Conclusion

Translation closes off rather than discloses the past hidden within the original name. Tobair Vree or Brian's Well is certainly not a well of any significance to Ireland or even Ballie Beog, but its name holds a link to the past, a heritage buried deep within its name which is lost in the English translation. Through this small passage, Friel concludes that there is more to a name than just a reference. In Ireland's place-names, the presenting of a name to a location establishes a relationship between the word and the place unlike the simple referent the English would have applied. Where is the meaning behind a name such as ''Swinefort''? The place-name should never be reduced to a referential function only and it should be recognized that with every place-name there is identification in the form of historical, social and cultural referral, tied up within it. Friel reveals through this scene that the loss of such knowledge - the loss of the Irish names results in reducing the identity of Ireland and thereby loses part of the culture which composes Ireland's individuality and uniqueness. ...read more.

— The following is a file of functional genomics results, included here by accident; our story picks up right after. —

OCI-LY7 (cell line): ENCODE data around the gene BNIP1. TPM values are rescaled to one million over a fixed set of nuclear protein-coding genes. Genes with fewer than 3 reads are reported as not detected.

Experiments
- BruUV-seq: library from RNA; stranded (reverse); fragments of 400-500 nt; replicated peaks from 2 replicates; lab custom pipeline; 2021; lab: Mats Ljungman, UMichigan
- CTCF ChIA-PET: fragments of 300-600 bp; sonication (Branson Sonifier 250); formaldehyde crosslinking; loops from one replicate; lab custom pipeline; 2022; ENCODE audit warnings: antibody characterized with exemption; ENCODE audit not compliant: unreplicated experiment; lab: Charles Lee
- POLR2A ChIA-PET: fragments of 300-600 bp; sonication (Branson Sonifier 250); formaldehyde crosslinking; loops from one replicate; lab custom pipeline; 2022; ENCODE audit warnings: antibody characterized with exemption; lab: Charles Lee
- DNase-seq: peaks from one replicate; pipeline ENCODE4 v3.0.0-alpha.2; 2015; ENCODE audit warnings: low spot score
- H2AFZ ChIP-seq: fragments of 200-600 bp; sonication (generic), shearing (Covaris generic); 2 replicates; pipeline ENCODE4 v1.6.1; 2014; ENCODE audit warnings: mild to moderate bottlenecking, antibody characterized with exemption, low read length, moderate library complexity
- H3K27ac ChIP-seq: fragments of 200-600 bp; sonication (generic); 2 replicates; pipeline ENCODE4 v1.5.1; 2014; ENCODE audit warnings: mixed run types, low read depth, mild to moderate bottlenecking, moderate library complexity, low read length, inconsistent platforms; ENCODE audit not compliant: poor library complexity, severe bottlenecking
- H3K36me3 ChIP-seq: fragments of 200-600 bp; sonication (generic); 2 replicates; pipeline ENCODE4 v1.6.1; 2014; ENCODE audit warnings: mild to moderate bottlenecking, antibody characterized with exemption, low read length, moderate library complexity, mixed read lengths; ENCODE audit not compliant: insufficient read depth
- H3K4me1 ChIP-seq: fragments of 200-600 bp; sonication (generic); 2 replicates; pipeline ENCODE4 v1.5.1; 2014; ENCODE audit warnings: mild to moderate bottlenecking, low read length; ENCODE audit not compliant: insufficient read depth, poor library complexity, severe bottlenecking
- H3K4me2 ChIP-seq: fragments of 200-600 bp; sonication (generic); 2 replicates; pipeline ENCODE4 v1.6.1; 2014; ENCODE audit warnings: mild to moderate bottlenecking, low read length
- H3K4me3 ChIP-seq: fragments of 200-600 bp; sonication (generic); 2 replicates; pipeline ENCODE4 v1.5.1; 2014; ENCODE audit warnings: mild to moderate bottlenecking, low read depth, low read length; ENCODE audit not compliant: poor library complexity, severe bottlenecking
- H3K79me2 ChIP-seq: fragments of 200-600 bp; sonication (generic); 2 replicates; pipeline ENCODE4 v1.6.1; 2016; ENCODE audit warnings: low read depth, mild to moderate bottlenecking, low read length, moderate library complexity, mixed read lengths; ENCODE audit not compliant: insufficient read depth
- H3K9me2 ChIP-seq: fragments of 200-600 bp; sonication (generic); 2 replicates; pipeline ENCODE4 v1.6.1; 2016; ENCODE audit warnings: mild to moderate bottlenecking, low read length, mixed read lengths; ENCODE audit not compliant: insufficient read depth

The above preview is unformatted text

This student written piece of work is one of many that can be found in our University Degree Wilfred Owen section.

Found what you're looking for?

  • Start learning 29% faster today
  • 150,000+ documents available
  • Just £6.99 a month

Not the one? Search for your essay title...
  • Join over 1.2 million students every month
  • Accelerate your learning by 29%
  • Unlimited access from just £6.99 per month

See related essaysSee related essays

Related University Degree Wilfred Owen essays

  1. The poem "Futility" by Wilfred Owen deals with the speaker's desperation after the experience ...

    waking him, "whispering" (I,3) to him. This clearly refers to the connotation of the sun as a symbol of life, whose function it is to wake and raise to life. It is the ultimate power, a symbol of creation, as well as a symbol of life, which may even stand for God.

  2. Compare and Contrast the Presentations of the Individuals in Conflict with Society in ...

    However, he wonders whether it truly was madness for these men to break down in the face of such horror and death, or mad for helping patients, just to send them back to war again. By contemplating the ethics of his actions in Craiglockhart hospital, he finds himself in conflict with the status quo of the surrounding society.